Physics is what can be done in experiment on Earth and then you take that knowledge and say, what goes on in stars? Astronomy is the observations of extreme events in the universe and we base our knowledge on what we do on Earth. Physics is what we do on Earth in a lab, and astronomy is extrapolating to the extremes of the universe itself.
What attracted you to a life at sea?
My role onboard Viking Jupiter is a special position that they have only just invented, I think because of their planetarium. Before last year, the only ship with a planetarium was Cunard’s Queen Mary 2. So Viking has taken an idea from Cunard and really built it into their ships – Orion and Jupiter – and gone the distance by getting an astronomer like myself (although there are also many others, including Howard Parkin who wrote the on-board shows).
With Cunard, I am one of about 12 astronomers from the Fellow of the Royal Astronomical Society (FRAS) that they use. But Viking is carving out a special niche: there’s a telescope on deck nine from which I can show guests the sun spots.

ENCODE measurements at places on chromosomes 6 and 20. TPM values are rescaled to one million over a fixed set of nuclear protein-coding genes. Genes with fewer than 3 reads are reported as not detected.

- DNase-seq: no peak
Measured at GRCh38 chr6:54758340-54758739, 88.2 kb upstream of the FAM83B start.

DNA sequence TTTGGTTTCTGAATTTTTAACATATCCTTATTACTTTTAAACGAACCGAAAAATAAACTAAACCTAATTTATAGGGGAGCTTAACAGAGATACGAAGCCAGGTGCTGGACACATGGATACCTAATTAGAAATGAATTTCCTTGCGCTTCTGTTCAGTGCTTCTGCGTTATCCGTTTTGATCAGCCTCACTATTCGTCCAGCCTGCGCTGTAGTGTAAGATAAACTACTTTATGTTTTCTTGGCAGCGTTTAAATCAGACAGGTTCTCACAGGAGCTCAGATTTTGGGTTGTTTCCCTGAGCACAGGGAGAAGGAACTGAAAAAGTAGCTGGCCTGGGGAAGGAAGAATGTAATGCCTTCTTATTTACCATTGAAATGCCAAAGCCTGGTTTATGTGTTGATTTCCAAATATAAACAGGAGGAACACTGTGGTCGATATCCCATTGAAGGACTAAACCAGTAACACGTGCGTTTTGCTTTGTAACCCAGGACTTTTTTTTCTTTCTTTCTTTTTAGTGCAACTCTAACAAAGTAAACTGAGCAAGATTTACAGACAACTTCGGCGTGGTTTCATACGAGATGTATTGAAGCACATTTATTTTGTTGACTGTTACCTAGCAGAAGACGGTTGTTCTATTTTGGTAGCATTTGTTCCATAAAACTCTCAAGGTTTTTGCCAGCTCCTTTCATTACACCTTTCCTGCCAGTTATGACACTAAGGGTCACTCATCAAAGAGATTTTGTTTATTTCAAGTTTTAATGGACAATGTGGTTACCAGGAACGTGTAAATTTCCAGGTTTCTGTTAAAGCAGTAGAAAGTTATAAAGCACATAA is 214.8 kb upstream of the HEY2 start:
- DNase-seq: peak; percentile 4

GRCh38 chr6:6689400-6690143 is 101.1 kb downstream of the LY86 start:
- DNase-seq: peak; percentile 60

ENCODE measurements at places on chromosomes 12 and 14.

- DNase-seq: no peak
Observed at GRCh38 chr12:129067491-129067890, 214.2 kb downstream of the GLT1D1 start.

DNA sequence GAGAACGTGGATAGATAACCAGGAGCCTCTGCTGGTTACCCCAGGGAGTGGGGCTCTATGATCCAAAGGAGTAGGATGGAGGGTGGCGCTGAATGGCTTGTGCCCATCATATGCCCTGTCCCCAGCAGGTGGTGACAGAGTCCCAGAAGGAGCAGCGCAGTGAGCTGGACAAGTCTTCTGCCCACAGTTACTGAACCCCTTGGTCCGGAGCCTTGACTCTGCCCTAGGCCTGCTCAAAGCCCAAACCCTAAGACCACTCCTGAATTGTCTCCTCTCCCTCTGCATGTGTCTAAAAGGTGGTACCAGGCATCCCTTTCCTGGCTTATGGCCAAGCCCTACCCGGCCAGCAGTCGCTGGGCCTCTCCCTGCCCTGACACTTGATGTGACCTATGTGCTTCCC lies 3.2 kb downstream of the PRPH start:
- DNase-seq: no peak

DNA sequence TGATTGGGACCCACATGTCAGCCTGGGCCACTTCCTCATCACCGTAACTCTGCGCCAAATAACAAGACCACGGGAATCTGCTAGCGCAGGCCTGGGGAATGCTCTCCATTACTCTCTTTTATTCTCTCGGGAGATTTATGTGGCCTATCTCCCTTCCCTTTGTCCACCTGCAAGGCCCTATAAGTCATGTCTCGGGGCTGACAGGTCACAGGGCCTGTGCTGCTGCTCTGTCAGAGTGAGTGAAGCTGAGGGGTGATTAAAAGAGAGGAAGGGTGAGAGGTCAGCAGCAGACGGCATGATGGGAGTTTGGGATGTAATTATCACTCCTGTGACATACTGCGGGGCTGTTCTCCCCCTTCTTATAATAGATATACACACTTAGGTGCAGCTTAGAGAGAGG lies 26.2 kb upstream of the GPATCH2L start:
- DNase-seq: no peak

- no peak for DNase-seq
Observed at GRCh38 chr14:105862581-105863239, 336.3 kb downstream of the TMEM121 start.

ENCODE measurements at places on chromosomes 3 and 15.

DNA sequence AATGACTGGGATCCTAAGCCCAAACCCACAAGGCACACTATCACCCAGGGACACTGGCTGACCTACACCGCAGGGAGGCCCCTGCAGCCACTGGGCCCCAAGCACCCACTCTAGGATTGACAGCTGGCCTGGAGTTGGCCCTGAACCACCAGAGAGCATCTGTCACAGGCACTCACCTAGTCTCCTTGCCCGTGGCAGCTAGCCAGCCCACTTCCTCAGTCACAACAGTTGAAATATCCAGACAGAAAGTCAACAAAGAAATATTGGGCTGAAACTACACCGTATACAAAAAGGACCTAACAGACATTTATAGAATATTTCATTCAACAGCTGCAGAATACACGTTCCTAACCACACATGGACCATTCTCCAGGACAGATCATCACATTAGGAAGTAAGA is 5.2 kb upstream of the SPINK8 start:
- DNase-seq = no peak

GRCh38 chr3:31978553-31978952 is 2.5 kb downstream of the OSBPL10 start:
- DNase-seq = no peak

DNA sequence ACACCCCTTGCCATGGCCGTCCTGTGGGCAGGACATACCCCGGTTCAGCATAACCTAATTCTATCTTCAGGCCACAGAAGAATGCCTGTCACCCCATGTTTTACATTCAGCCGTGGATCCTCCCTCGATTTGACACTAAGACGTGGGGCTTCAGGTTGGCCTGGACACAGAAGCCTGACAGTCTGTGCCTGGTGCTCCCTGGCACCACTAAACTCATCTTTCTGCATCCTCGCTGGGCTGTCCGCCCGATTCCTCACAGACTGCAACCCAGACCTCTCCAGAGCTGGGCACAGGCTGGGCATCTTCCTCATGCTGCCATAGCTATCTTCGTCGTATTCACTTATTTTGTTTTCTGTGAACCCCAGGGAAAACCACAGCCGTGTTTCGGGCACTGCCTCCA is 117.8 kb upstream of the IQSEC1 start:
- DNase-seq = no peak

The show you’ll experience depends on where you are on Earth, and the time of year. The planetarium shows are geared to what is happening in the night sky above our heads tonight. A lot of other shows are prepared and while they might be interesting, it’s really like turning into BBC Four and just watching a documentary like Horizons. There’s nobody that's live or to talk to – at least it’s possible to speak to me and that’s the great fun.
I get to do what I love and, as an added bonus, every day I wake up and open the curtains and there’s a completely new city to appreciate.